"They just said it was goalie interference," Boudreau said. "I'd certainly like an explanation because like Scott (Stevens) said in the room, he said, 'You know, we're going to start teaching our defensemen to instead of box out, box in because they call that goalie interference all the time and it's not.' What are you going to do?"

It didn't matter.

The Wild continued to push, the Blues took penalties and Minnesota took advantage. 

Koivu made it 3-2 at 10:38 by batting in a puck at the side of the net moments after defenseman Jay Bouwmeester was called for holding, and then Zucker tied it 3-3 with 5:01 remaining after getting past Alex Pietrangelo along the left wall, waiting out Allen and sliding it past the Blues' goalie into the empty side.

"When you're up 3-1, the third period we just sat back, a couple penalties and they were just shooting everything," Stastny said. "That's what happens and I think last game, we're down 1-0, we were being outshot 11-2 and all of the sudden, we outshot them. 

"A two-goal lead is the worst, but I think with experience, we've got to play a little better. I think we can't have four guys playing one way and one guy playing nervous. All five of us gotta go out there and play good defensively and try to score offensively. Once we got that third one, we sat back a little bit. We weren't really trying to get that next one. We were almost kind of sitting on our heels and trying to block everything. That's going to get you in trouble."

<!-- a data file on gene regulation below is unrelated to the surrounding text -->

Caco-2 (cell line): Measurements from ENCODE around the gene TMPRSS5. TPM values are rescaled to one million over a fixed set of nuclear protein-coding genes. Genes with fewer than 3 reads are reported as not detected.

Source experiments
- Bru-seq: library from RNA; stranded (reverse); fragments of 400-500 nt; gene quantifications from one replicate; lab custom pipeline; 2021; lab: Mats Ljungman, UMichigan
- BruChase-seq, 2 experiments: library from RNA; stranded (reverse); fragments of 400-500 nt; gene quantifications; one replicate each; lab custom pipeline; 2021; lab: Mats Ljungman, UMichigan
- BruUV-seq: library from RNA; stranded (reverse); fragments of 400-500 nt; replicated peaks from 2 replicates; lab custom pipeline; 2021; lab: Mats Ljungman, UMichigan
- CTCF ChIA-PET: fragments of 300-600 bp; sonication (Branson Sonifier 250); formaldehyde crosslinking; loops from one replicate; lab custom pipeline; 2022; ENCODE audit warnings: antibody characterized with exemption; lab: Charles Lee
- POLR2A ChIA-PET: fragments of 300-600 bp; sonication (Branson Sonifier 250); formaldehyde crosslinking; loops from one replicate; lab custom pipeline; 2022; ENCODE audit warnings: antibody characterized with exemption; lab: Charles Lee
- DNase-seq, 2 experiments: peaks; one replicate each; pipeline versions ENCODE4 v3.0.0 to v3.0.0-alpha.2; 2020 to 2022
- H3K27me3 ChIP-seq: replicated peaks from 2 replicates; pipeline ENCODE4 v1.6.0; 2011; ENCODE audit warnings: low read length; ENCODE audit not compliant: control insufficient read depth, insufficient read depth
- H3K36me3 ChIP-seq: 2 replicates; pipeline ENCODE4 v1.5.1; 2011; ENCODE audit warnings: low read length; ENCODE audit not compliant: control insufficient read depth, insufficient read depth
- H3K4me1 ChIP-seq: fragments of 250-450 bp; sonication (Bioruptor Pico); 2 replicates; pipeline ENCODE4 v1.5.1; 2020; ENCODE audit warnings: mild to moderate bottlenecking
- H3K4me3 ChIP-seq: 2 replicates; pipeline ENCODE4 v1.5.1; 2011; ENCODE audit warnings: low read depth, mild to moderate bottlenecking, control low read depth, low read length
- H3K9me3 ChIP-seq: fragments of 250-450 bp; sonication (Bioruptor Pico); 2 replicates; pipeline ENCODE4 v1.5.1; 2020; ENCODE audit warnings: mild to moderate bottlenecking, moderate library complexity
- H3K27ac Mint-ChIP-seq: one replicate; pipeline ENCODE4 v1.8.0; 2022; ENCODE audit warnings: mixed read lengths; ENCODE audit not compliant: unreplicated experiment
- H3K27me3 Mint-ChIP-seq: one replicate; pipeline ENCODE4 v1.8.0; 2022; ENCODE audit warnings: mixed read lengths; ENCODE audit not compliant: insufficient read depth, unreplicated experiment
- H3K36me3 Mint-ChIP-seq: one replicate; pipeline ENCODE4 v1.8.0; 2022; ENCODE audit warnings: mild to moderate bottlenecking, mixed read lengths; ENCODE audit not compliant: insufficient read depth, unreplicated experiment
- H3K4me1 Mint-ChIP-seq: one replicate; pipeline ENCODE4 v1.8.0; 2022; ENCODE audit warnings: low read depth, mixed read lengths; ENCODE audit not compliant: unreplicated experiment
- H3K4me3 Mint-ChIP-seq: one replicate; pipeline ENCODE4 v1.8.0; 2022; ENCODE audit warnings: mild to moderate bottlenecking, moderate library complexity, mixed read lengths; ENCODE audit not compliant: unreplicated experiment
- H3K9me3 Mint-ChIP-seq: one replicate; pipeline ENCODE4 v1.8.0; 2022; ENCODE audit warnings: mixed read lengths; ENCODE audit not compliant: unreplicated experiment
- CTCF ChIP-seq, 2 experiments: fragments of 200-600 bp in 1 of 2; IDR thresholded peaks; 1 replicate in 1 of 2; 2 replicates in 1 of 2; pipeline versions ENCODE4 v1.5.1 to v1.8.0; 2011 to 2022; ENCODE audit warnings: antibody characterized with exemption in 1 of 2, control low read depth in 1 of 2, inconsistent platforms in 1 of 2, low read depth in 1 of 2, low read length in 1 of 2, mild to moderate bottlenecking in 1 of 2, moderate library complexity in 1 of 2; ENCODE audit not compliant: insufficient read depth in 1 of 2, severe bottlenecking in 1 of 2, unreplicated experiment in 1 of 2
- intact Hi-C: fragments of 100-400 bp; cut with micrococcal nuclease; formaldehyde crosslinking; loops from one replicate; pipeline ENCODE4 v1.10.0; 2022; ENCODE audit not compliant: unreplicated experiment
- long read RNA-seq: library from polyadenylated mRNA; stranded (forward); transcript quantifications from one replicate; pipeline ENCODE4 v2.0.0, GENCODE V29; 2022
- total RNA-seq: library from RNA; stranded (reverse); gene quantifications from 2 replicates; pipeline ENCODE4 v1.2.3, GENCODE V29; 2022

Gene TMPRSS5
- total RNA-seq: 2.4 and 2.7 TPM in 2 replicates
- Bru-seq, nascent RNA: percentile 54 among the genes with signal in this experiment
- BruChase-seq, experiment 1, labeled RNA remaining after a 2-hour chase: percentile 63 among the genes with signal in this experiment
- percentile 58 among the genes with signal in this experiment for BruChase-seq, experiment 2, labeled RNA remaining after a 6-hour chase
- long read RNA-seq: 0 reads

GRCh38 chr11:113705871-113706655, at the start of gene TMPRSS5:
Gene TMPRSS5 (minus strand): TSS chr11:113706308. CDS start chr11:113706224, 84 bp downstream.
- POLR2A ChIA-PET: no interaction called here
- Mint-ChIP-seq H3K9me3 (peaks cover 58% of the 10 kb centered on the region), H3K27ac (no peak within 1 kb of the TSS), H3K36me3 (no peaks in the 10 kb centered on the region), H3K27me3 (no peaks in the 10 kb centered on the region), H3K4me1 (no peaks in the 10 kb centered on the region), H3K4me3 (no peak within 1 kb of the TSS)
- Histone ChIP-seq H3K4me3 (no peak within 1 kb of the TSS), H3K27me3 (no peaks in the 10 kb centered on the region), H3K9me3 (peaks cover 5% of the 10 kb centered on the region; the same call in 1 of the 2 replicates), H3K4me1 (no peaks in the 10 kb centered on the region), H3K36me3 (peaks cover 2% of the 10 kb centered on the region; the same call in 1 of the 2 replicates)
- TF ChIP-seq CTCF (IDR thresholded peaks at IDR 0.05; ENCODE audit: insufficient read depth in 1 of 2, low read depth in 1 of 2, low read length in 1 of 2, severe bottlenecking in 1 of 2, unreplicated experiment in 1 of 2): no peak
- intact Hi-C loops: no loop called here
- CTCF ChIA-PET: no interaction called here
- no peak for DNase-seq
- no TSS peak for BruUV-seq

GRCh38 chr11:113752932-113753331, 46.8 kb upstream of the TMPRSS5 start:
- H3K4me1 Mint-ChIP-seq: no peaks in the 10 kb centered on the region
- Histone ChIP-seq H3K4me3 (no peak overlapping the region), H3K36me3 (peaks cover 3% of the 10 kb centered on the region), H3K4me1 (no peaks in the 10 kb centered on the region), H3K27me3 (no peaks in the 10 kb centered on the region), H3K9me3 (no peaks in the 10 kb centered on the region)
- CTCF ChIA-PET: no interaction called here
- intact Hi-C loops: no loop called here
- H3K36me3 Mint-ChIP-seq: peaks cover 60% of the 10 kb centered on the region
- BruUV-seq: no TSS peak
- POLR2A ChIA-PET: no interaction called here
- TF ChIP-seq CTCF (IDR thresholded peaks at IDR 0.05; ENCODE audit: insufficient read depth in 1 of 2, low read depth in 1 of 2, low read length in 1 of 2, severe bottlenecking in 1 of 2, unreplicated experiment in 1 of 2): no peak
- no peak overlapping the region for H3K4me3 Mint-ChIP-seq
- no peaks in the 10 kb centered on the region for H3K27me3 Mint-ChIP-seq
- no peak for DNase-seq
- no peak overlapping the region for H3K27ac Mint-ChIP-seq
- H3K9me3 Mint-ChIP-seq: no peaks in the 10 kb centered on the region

"They obviously have a big push," Bouwmeester said. "We take a couple penalties. Well, I took a couple penalties. I don't agree with either of them. But I know that ref. We have a bit of a history. So. Whatever."

The Blues had a push at the end when David Perron had a few chances along with Patrik Berglund and Alexander Steen at the buzzer but couldn't get a fourth past Dubnyk.